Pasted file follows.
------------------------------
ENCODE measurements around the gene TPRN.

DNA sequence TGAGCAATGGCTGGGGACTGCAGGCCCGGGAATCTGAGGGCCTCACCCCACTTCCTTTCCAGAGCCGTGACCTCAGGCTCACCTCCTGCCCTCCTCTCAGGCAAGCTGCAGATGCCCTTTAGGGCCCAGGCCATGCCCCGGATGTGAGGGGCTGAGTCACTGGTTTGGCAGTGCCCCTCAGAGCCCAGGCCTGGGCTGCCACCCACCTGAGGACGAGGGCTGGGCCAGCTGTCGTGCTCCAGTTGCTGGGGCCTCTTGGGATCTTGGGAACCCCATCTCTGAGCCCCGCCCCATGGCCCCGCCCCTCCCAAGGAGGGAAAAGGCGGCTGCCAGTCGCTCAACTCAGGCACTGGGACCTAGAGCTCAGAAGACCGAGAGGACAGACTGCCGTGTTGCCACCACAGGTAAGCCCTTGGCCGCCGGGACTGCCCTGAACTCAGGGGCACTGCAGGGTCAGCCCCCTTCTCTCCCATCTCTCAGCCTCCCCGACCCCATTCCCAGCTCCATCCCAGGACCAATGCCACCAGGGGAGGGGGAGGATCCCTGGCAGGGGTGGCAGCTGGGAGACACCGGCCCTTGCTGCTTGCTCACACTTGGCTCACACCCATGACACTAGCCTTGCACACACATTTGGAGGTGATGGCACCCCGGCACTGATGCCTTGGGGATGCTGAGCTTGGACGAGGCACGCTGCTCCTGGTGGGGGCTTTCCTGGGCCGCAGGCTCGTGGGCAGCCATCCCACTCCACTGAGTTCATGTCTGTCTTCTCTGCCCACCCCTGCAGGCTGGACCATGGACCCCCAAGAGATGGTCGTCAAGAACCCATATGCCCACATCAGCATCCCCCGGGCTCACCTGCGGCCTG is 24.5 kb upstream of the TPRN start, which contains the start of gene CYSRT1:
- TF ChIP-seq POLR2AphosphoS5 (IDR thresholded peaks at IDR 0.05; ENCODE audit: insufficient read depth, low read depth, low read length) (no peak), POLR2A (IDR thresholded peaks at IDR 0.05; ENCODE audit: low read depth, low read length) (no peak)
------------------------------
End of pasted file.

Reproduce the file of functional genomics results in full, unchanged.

ENCODE measurements around the gene TPRN.

DNA sequence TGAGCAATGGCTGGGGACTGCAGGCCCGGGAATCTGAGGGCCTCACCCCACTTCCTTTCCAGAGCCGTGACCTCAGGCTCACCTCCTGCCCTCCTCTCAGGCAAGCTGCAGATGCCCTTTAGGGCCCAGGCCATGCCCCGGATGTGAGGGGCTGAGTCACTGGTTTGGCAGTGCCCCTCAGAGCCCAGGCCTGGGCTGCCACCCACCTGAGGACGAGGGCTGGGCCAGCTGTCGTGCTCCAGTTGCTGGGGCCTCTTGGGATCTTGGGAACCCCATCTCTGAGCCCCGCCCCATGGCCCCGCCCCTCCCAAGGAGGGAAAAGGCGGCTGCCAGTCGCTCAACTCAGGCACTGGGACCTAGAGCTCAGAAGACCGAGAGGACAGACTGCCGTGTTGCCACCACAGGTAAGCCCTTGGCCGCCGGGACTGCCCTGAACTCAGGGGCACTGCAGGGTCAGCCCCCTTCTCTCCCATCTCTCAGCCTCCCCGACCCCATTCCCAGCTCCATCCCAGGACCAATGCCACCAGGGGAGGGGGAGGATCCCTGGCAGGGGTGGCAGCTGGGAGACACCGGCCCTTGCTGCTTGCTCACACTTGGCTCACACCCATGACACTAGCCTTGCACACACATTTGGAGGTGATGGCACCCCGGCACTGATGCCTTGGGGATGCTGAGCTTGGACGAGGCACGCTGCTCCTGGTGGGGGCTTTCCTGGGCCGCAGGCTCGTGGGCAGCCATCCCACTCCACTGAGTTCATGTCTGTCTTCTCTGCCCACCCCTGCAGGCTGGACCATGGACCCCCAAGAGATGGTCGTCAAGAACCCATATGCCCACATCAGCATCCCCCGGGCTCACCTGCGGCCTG is 24.5 kb upstream of the TPRN start, which contains the start of gene CYSRT1:
- TF ChIP-seq POLR2AphosphoS5 (IDR thresholded peaks at IDR 0.05; ENCODE audit: insufficient read depth, low read depth, low read length) (no peak), POLR2A (IDR thresholded peaks at IDR 0.05; ENCODE audit: low read depth, low read length) (no peak)